Compiled by Vern Grubinger, University of Vermont Extension
(802) 257-7967 or


Mummy berry disease has been a serious problem in highbush blueberries at some locations in Vermont. In early spring, overwintering sclerotia of the fungus produce small cup-shaped spore-bearing structures (mushrooms) called apothecia. Spores produced by the apothecia (called ascospores) are released during cool wet weather and carried by the wind to emerging blueberry leaf and flower shoots. These shoots become infected and blighted (primary infection). Secondary spores (called conidia) are produced in abundance on blighted leaves, and are carried by wind and insects to open flowers, infecting the ovaries (secondary infection). Infected flowers produce berries that become cream colored rather than normal blue, and prior to harvest infected berries drop to the ground. These infected fruit, if left on the ground, form overwintering sclerotia that provide a source of disease the following year.

This year, EPA has granted a ‘state emergency exemption' for use of INDAR 75 WSP fungicide (fenbuconazole) to control mummy berry disease on blueberries in Vermont from April 1 to September 1, 2001. Indar 75 WSP has been shown to be effective against both primary and secondary mummy berry infection. It should be applied at a rate of 2 ounces (one Water Soluble Pouch) per acre, by ground.  Begin applications at early green tip and make subsequent applications at 10 to 14 day intervals. Restrictions include: Applications through any type of irrigation system are prohibited. Do not make applications within 30 days of harvest. Do not make more than 5 applications or apply more than 10 ounces per acre per year. Do not use any spray adjuvants with INDAR 75WSP. Do not graze livestock in treated areas or feed cover crops grown in treated areas to livestock. Do not make applications within 75 feet of streams, rivers, ponds, lakes, or reservoirs. The Re-Entry Interval (REI) after application is 12 hours.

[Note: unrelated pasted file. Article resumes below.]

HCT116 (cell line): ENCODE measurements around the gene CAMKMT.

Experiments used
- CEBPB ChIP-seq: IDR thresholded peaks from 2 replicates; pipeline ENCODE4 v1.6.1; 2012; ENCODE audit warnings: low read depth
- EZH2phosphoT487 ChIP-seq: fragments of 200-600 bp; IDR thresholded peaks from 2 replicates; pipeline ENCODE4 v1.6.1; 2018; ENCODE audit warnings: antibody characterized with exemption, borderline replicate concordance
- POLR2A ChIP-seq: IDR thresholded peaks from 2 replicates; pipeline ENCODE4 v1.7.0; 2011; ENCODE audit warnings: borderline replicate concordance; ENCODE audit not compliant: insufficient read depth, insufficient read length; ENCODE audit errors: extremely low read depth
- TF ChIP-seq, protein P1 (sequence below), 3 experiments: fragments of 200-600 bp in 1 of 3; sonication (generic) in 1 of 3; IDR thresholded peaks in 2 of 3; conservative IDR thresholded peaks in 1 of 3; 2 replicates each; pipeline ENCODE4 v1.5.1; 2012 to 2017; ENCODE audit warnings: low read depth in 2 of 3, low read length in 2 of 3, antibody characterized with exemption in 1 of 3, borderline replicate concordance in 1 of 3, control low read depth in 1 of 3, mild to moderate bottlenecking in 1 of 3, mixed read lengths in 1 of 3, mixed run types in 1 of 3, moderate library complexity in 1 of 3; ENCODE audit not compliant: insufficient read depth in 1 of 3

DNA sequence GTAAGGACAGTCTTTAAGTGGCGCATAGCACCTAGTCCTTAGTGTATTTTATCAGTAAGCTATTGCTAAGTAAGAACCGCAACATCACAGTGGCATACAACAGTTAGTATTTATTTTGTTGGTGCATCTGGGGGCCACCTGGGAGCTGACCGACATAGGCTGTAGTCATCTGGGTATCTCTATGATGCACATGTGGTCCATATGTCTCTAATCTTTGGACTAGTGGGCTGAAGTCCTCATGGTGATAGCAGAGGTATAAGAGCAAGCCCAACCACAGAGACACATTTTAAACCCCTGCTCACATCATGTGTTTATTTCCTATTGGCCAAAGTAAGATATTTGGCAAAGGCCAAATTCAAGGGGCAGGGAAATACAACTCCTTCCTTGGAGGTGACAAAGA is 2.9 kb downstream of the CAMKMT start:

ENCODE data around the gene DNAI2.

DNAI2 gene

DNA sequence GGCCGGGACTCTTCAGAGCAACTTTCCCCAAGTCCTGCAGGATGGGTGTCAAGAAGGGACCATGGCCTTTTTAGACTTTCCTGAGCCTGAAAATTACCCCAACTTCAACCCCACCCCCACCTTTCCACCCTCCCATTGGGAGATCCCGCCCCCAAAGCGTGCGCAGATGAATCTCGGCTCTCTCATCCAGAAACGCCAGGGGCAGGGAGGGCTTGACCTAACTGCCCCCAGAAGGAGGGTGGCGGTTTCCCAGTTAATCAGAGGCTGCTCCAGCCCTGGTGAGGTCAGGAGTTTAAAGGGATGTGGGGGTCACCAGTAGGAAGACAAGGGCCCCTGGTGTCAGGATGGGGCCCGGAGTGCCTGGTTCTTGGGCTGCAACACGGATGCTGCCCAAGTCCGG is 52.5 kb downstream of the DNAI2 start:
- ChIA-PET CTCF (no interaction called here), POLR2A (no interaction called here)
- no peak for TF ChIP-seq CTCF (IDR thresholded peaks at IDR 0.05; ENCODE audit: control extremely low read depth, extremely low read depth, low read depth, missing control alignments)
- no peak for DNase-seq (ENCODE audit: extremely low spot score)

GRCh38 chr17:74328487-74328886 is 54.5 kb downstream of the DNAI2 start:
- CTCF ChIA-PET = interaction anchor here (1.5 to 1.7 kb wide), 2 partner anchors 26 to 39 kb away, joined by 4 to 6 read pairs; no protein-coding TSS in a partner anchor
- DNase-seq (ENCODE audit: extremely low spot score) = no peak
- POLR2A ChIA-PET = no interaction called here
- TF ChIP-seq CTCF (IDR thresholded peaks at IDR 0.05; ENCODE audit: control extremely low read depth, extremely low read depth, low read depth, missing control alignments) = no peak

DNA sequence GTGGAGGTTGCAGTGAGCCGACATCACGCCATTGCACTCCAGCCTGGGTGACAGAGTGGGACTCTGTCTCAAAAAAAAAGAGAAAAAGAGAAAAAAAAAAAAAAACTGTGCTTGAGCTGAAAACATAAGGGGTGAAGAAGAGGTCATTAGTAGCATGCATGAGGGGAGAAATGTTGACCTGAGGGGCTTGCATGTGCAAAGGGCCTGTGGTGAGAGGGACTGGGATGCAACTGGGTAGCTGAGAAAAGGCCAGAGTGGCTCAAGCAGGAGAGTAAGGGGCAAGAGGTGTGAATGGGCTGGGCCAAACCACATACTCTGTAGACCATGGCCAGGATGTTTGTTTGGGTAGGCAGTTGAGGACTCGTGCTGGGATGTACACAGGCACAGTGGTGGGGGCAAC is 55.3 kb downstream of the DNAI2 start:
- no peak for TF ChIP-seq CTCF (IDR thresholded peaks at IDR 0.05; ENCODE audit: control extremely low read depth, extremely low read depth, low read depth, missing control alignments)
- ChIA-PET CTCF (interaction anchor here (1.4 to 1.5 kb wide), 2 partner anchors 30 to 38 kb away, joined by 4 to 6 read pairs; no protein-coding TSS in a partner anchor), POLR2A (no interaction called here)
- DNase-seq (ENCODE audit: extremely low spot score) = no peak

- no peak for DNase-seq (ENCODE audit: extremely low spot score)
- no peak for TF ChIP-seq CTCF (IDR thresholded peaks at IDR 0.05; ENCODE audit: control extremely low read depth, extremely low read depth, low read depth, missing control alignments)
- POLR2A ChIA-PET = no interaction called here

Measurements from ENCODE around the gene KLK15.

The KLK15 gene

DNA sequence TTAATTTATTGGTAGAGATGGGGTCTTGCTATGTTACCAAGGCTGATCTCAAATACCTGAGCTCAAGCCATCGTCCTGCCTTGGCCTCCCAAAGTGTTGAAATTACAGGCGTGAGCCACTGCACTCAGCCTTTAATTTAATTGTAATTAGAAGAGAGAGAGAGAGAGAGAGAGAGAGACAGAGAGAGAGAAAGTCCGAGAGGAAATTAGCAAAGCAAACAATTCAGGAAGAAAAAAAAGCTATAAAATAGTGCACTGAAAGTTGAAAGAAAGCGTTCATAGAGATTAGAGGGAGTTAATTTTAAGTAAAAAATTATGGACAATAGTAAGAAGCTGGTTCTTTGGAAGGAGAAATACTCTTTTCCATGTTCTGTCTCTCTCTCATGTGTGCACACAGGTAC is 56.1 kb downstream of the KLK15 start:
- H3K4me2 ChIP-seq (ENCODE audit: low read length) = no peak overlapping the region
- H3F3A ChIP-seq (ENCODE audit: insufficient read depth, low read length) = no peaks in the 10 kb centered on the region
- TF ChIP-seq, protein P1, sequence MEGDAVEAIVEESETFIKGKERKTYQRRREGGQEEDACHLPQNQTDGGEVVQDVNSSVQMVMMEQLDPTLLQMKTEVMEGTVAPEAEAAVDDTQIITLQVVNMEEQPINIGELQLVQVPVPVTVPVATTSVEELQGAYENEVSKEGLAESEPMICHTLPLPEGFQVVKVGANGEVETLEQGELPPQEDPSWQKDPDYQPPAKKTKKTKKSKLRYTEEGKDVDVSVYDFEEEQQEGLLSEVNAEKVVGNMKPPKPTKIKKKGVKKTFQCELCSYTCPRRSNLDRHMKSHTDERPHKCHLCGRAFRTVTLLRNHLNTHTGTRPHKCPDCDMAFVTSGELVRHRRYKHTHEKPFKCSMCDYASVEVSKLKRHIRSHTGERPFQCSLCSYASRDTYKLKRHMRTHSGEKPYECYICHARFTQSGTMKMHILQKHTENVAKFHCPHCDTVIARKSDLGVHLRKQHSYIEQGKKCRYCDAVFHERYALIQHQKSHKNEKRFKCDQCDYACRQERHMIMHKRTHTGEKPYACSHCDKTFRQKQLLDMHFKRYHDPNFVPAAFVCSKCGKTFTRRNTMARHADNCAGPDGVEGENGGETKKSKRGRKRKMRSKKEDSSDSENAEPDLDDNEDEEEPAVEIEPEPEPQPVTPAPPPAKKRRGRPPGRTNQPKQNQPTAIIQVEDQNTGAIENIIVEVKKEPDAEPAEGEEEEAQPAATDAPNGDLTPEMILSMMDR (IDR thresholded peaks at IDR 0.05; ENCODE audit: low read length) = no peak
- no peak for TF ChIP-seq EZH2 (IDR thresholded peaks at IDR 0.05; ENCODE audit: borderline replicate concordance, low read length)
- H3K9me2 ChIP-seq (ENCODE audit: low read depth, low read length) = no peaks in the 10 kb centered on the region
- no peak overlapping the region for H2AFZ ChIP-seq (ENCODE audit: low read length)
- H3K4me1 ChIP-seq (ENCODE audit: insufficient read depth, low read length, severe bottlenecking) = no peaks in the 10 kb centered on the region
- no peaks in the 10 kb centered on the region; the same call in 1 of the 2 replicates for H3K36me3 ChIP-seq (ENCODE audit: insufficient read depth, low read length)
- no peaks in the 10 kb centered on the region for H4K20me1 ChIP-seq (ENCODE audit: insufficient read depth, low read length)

You must have the special state label in your possession at the time of application. Contact me for a copy. Also, EPA has asked the state to maintain a record of the names of growers using Indar and the quantity they apply. Please report this information to me.

(adapted from article by Margaret McGrath, Cornell)

Phytopthora blight is a disease all cucurbit growers should be concerned about. It has been described as ‘the most destructive disease of cucurbits', and in regions to the south of us the problem appears to be growing. In Vermont, we have had several farms experience significant losses to the disease, including complete loss of a pumpkin crop. All cucurbits are susceptible, with squash, cucumber and pumpkin most commonly affected. Pepper is also commonly affected, with eggplant and tomato less commonly affected.

Initial symptoms of fruit rot are a water-soaked or depressed spot. The underside of fruit that is in contact with the ground often is affected first. Fruit can become completely infected and collapse. Symptoms can develop rapidly after harvest. The fungus produces a white yeast-like growth that can be easily confused with Pythium fruit rot and Sclerotina white mold.

Management practices focus on preventing the pathogen from being moved into new fields and  managing soil moisture to avoid saturated conditions which favor disease onset. Prevention is critical because Phytophthora is difficult to control once it starts, and growing susceptible crops after it occurs is a challenge. Fungicides have provided minimal control in efficacy trials and therefore should not be used without the cultural practices listed below. An integrated program is best that uses as many of the following practices as possible.
1) Plant susceptible crops only where they have not been grown for at least 3 years.
2) Select well-drained fields, isolated form fields where Phytophthora has occurred before.
3) Physically separate plantings of susceptible crops so water cannot move from one to the other.
4) When growing small-fruited pumpkins, select varieties such as Lil' Ironsides, with hard rinds.
5) Minimize hardpans and plowpans by subsoiling or chiseling before planting.
6) Do not plant crops in areas of fields that do not drain well. Plant a cover crop there instead.
7) Prepare dome-shaped raised beds for summer squash, pepper and other bush type crops.
8) Do not drive through wet fields.
9) Remove soil from farm equipment, shoes, etc. when moving between fields or farms.
10) Subsoil between rows after planting and before vining to improve drainage.
11) Avoid over-irrigating; prevent irrigation leaks.
12) Scout for symptoms routinely, especially after heavy rain, be sure to check areas where water did not drain well, and near the end of irrigation pipe.